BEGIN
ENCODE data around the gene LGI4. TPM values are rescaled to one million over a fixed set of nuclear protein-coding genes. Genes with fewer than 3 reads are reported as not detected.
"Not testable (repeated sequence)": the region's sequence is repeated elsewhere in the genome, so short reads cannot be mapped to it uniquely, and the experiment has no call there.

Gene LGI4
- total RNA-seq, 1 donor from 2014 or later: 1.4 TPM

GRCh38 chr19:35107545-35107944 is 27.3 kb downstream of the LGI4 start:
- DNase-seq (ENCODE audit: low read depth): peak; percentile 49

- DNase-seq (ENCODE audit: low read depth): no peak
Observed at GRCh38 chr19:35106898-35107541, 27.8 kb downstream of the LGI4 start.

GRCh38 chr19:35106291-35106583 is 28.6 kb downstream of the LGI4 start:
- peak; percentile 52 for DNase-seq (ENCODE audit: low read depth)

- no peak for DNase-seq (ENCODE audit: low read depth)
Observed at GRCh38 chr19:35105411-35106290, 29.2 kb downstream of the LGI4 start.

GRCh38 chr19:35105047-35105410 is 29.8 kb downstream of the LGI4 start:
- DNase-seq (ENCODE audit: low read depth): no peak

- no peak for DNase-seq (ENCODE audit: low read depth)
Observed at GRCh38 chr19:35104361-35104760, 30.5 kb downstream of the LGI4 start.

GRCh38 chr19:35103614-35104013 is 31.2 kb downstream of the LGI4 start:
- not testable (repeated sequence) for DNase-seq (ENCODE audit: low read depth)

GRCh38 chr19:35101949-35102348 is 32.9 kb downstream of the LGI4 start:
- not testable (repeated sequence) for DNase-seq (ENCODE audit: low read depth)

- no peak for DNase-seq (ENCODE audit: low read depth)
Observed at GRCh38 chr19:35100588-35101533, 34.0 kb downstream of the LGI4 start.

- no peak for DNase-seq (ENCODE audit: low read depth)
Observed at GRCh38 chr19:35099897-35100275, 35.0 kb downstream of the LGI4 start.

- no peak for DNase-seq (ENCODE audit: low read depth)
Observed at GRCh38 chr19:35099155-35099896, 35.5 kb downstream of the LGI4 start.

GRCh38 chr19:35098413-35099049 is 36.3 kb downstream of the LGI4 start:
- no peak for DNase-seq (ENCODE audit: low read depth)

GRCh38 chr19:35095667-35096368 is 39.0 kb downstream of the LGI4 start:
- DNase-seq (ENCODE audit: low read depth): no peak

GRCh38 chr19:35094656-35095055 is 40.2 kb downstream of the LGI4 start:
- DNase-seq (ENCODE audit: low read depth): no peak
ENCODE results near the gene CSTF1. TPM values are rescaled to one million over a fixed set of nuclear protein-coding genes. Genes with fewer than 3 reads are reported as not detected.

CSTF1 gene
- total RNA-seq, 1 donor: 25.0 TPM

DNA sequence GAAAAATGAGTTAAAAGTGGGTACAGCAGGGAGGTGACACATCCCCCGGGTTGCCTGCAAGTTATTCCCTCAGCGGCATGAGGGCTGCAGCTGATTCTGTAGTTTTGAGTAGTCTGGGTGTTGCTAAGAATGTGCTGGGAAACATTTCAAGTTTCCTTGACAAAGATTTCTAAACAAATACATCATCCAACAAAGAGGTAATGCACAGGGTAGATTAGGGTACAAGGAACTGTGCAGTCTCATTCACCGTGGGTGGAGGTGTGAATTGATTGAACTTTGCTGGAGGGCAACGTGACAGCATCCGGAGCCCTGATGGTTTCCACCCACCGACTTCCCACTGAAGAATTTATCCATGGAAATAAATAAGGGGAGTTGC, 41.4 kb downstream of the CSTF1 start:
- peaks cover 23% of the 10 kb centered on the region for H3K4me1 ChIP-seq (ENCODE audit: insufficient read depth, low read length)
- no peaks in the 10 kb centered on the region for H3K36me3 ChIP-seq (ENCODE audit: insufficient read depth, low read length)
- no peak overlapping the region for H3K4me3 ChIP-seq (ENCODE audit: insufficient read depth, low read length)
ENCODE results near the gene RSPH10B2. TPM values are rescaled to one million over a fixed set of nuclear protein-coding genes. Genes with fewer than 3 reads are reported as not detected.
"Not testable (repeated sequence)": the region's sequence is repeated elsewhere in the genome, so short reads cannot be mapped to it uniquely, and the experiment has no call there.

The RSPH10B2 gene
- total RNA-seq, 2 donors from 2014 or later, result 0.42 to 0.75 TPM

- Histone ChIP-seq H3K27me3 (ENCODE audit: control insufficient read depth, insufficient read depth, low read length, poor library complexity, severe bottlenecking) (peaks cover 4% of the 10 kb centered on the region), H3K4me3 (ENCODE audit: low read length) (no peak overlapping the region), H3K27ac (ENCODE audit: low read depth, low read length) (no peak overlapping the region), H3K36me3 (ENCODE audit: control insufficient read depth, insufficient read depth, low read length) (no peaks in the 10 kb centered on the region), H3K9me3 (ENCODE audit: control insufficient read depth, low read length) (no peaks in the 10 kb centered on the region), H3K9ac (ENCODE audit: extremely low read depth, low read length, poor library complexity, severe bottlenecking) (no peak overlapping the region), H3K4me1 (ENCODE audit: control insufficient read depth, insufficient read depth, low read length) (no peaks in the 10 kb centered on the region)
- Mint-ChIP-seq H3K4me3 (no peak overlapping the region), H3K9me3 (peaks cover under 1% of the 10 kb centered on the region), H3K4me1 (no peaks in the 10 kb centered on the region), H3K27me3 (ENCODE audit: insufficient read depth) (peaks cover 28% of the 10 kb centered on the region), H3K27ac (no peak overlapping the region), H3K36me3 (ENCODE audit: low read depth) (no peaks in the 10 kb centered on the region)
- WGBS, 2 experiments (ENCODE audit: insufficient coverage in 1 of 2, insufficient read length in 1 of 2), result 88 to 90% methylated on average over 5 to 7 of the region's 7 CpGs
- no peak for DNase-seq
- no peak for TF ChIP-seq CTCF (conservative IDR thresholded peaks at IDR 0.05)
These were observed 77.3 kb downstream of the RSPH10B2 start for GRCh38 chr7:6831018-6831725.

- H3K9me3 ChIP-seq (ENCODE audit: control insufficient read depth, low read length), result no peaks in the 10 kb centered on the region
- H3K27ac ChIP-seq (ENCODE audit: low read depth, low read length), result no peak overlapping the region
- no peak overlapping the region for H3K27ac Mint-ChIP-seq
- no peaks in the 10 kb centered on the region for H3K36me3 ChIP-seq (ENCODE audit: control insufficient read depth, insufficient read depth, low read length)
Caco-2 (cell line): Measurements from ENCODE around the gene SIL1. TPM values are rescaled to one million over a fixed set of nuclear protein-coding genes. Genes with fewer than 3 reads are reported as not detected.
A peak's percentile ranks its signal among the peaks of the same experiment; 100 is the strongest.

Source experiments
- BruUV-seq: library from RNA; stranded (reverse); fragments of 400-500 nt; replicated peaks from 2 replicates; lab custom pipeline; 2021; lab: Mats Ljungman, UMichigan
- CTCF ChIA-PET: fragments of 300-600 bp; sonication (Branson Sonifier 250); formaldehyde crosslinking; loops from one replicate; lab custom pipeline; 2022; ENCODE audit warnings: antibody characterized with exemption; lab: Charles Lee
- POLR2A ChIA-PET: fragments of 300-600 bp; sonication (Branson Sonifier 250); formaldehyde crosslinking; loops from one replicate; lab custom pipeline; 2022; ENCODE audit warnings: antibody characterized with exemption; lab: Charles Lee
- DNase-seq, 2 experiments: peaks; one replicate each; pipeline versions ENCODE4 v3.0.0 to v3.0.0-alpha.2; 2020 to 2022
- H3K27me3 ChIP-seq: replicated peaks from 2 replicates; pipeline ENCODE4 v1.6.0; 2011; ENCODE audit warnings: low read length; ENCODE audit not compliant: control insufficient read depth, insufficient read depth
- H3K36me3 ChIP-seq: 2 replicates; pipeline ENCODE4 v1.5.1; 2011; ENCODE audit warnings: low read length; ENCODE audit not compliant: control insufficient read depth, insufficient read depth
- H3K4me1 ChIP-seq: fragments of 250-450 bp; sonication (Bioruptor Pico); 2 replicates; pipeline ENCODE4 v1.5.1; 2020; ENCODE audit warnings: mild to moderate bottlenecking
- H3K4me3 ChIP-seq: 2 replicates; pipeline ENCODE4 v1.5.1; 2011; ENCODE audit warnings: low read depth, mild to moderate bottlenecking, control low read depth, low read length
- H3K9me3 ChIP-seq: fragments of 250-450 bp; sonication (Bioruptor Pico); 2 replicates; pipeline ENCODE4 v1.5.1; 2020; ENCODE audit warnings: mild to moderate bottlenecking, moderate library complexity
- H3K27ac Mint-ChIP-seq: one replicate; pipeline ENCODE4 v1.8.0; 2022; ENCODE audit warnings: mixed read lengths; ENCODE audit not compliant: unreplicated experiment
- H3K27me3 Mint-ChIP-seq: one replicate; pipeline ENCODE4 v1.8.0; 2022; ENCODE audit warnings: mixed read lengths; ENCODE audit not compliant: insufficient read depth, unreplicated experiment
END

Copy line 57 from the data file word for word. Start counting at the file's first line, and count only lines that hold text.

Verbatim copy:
- BruUV-seq: library from RNA; stranded (reverse); fragments of 400-500 nt; replicated peaks from 2 replicates; lab custom pipeline; 2021; lab: Mats Ljungman, UMichigan